- Number Of Training Sessions Per Year: Ensuring faculty members are in touch with the latest teaching methods or technologies helps ensure that students receive the best educational experience.
- Faculty & Staff Attendance Rates: If your institution has a low attendance rate from faculty and staff members, this can have a negative effect on the organization as a whole. Timelines can be thrown off, and time and money is spent finding substitutes or temps.
- Faculty & Staff Retention Rate: Not only does a high retention rate help students and professors build better rapport, but education management also doesn’t have to retrain new employees as regularly.
- Average Age Of Buildings: Renovating older buildings effectively lowers the building’s age. Thus tracking the age of your buildings on campus helps ensure that adequate maintenance is being provided and that they are fully functional.
- Percentage Of Buildings Passing Inspection: Of course, this metric should ideally come out at 100%—but if it’s lower, you’ll know to pay immediate attention to the buildings that did not pass. You could also have an internal inspection for something like the availability of technology. For example, what percent of your buildings have adequate WiFi?
- Classroom Utilization Rate: This metric examines whether you’re making the best use of your campus space and keeping classes as full as possible.
- Percentage Of Classes Using Technology: You’ll want a high percentage of classes in your school using the technologies or online platforms that have been provided to them.
- Percentage Of Administrators Using Technology: Both teachers and administrators should be using the online- or classroom-based technologies they’ve been provided for lessons, projects, or activities—and this metric should make you aware of whether that is happening or not.
- Social Media Engagement: The analytics you’ll need for this metric are often available through the social media platforms your school chooses to employ (like Facebook, for example), and can show how well your social media department is performing.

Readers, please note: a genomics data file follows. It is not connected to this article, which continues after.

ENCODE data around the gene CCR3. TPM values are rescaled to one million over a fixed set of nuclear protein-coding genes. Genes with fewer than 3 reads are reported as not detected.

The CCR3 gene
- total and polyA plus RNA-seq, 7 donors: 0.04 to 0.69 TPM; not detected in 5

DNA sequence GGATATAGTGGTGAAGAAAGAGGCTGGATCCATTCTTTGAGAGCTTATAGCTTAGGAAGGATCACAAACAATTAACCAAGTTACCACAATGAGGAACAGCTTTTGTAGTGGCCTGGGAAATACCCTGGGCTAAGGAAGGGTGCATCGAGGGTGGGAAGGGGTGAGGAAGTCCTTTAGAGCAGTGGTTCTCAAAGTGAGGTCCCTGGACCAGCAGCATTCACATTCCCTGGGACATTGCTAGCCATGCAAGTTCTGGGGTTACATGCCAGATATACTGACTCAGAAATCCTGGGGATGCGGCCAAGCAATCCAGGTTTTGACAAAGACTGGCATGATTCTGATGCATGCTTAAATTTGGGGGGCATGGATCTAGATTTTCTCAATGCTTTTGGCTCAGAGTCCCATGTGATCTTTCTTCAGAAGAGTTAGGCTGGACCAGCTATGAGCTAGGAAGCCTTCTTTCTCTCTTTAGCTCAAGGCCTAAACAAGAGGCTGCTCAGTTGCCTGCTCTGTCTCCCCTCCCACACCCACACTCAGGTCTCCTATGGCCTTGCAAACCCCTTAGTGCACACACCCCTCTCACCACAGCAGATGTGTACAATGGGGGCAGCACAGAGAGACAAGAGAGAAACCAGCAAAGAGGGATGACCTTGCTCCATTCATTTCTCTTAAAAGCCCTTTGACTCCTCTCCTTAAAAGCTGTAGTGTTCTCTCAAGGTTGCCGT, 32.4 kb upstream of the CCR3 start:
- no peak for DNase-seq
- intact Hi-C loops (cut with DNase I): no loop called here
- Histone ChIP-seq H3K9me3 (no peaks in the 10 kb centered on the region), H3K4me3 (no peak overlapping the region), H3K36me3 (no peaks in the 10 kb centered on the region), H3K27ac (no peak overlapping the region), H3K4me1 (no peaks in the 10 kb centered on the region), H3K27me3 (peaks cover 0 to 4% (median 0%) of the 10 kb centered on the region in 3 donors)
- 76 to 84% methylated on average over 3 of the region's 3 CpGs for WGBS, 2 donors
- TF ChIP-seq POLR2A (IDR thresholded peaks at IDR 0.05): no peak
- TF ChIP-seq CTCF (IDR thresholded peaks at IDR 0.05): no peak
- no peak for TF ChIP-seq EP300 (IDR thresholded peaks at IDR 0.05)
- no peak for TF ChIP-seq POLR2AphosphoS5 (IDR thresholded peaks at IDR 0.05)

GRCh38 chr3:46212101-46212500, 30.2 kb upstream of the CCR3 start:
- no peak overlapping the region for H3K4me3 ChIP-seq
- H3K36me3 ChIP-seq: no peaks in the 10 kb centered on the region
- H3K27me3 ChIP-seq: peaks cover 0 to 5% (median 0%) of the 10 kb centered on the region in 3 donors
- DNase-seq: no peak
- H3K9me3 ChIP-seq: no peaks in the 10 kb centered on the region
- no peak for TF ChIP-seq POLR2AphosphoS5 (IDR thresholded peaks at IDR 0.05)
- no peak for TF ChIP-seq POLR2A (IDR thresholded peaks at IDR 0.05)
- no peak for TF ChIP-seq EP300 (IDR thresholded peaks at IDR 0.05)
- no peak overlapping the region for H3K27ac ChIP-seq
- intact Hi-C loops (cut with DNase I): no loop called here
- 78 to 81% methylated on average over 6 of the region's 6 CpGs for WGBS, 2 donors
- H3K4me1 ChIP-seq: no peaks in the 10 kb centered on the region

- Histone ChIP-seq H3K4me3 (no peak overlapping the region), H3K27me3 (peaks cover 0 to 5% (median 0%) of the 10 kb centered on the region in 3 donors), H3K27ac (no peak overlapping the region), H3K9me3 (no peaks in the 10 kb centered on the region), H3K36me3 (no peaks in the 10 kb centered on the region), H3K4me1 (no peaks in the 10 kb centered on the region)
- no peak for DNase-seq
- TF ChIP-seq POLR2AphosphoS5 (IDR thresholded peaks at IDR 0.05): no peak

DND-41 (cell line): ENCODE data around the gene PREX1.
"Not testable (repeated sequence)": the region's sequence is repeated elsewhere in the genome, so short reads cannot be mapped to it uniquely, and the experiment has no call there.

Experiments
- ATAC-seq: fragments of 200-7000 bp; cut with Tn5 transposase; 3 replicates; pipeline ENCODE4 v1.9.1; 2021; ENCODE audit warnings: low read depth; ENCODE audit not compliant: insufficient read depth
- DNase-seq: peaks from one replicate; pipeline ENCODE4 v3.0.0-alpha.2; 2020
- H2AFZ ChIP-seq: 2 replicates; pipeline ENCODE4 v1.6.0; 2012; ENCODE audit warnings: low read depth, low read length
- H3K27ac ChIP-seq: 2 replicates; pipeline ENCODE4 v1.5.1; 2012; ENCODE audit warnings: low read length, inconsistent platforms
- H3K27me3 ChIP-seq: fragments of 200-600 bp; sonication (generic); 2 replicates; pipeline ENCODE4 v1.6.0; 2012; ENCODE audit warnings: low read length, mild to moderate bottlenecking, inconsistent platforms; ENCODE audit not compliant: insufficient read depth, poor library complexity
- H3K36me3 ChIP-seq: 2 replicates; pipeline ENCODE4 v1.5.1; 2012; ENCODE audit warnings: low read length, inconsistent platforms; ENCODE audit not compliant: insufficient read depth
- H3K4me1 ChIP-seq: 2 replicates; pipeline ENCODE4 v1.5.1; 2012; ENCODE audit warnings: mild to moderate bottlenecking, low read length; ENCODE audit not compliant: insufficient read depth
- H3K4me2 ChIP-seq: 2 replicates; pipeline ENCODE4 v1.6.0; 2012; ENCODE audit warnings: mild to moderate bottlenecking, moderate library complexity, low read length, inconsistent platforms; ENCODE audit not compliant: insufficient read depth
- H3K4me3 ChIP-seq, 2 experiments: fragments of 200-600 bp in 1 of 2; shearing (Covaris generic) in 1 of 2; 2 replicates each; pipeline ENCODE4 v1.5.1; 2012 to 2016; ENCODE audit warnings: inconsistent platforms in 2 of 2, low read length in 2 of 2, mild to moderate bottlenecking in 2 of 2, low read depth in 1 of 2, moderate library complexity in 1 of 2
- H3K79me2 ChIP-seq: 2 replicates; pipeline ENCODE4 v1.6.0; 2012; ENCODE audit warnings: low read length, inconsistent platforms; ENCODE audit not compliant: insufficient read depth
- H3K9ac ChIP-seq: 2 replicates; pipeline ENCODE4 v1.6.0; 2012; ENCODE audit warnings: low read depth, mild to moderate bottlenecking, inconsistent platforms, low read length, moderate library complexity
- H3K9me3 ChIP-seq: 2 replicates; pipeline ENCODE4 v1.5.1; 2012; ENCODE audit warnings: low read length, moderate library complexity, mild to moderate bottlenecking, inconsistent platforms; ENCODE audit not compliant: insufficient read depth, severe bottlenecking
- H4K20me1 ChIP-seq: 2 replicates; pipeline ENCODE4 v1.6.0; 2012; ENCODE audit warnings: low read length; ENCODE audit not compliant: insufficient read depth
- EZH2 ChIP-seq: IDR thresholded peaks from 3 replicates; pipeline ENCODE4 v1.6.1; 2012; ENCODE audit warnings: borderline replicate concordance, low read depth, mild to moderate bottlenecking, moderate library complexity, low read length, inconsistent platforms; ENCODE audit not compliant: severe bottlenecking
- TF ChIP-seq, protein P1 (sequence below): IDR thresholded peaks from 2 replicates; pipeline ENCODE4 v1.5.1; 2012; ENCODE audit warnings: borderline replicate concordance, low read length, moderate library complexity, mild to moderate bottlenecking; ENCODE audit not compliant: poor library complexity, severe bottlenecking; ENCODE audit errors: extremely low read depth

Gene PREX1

- Calls To Tech Department Per Month: This may act as a productivity metric for your IT department, showing them how many calls they’re fielded and how many (if any) went unanswered.
- Percentage Of Students That Take Public Transit: Whether at a junior high or a large university, schools will want to track whether students are using the transportation options that have been provided to them by the institution, municipality, or state.
- Percentage Of Students That Commute: Month-to-month or year-to-year, the admissions office will likely want to track what percentage of students commute—as this is directly tied to how much parking and on-campus housing may be needed.
- Cost Of Transit: Tracking your cost per student of busses will allow you to analyze if you have an appropriate bus route or if you need to get creative about getting your students to class. You have the same challenge at a university, when looking at the availability of transit options. Having a school transit option might be a good way to encourage attendance.
- Percentage Of Students Living On Campus: Tracking this rate allows administrators to ensure that there is enough room (or too much room) for students on campus and that this stays in line with the long-term strategy of the institution.
- Percentage Of Students That Say On-Campus Housing Is Above Average: Survey results are always important to keep in consideration. You’ll want to ensure that students feel their tuition and fees are being utilized appropriately and that administrators are responding to their feedback accordingly. The quality of housing options certainly affects where students choose to live during college.
What key performance indicators for schools are we missing?
Tweet us @clearpointstrat and let us know!